The discussion around the legalization of marijuana is heating up across Canada, especially because of the Liberal government’s decision to introduce legislation for legalization as early as next spring.
“I don’t think that people should anticipate that the backlog of the courts is largely due to prosecutions from minor possessions of marijuana,” says Edward Prutschi, partner at Adler Bytensky Prutschi Shikhman Criminal Litigation, when asked whether legalizing marijuana will assist in dealing with court delays. “It will create some opening though because people are not going to be prosecuted for these types of cases anymore and I think that is to the benefit of the system as a whole . . . and it will be a benefit from a police resource perspective.”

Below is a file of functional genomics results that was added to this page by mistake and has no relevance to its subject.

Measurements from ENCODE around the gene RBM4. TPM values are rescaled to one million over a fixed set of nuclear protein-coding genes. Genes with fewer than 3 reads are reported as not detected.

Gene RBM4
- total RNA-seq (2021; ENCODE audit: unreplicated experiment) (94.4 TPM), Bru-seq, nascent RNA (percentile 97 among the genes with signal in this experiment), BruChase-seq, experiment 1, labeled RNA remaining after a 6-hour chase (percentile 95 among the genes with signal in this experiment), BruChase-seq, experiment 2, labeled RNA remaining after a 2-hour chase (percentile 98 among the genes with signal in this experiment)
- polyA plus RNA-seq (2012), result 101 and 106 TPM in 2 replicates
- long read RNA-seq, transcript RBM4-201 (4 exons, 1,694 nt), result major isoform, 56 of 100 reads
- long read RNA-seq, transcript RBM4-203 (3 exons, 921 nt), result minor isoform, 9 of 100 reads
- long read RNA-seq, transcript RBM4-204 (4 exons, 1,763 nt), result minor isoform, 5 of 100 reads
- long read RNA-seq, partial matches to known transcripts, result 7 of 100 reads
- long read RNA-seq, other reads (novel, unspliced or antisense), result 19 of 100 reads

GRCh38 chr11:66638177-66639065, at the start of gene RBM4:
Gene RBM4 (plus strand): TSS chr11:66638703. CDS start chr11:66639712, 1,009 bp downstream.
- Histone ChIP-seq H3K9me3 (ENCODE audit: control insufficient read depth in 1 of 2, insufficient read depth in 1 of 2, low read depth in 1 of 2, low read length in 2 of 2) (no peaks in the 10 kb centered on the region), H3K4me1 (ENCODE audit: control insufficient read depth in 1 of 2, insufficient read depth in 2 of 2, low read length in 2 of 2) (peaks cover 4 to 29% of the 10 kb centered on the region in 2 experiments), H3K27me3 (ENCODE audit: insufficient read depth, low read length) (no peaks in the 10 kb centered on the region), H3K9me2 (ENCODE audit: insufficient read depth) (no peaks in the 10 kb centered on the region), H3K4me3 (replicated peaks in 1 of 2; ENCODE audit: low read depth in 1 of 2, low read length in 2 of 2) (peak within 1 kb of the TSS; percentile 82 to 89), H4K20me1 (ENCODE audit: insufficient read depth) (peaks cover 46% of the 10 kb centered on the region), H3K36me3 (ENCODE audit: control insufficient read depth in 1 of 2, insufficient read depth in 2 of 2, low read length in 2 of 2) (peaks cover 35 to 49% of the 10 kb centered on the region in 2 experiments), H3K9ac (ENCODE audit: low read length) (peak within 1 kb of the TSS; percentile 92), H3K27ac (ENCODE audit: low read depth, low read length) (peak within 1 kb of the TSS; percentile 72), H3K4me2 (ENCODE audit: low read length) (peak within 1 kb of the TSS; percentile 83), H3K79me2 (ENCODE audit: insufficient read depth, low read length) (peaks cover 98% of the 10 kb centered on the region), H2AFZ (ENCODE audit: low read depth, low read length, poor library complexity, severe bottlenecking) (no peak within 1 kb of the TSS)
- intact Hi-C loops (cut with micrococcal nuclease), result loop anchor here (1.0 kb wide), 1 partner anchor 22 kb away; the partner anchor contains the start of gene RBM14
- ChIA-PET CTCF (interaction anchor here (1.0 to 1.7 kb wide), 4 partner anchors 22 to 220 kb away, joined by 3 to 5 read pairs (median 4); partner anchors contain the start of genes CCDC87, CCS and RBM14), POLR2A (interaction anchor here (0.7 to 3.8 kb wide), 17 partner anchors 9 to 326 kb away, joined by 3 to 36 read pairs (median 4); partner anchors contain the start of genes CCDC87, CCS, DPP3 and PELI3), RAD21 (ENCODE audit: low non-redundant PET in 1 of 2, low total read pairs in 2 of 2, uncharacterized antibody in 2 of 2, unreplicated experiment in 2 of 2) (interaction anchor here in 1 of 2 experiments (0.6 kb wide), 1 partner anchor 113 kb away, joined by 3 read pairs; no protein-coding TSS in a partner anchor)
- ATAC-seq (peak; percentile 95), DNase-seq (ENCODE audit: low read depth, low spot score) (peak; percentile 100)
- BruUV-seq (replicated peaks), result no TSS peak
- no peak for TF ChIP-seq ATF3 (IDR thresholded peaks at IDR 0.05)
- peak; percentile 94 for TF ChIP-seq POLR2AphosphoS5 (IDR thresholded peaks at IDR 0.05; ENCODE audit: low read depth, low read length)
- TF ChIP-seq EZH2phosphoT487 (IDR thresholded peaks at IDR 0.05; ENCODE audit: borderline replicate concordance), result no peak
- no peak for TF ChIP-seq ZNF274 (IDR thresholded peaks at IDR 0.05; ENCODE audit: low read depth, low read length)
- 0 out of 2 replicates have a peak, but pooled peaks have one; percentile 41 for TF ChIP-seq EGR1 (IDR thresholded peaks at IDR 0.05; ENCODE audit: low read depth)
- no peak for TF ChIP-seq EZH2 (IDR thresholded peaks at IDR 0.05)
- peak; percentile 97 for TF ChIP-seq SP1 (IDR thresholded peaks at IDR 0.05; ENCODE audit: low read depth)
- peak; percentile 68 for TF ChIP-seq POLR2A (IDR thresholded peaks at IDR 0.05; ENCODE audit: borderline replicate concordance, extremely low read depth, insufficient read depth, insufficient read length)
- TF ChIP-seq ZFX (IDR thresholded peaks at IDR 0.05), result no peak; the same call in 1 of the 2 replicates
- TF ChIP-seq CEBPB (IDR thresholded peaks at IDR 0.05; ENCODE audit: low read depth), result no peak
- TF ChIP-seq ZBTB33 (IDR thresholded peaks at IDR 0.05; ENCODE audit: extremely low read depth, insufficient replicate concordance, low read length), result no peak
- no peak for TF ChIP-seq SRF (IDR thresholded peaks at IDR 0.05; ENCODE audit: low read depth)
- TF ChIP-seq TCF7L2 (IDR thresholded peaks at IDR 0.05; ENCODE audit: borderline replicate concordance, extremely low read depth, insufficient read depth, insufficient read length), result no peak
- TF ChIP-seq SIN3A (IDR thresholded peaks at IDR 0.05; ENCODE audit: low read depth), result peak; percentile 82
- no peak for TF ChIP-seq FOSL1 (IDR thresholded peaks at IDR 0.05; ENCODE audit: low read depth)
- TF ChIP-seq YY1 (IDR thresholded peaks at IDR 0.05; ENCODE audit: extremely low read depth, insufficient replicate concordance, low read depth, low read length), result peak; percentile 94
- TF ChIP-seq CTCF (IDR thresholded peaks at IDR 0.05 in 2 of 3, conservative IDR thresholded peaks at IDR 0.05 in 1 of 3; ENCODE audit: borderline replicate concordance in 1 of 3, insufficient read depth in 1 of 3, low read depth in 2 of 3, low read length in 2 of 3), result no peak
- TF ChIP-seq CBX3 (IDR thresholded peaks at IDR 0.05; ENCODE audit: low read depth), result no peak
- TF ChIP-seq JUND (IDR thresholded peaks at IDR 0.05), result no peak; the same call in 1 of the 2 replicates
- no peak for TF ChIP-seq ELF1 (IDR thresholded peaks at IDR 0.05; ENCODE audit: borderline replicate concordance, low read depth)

Nathan Gorham, partner at Rusonik O’Connor Robbins Ross Gorham & Angelini LLP, agrees with Prutschi, but he adds that he thinks the legalization of marijuana could potentially lead to the decrease of violent crimes often associated with gangs and the selling of marijuana at street level — robbery, assault and even murder — although he is unsure if the potential decrease in these crimes would be enough to make a difference within the justice system.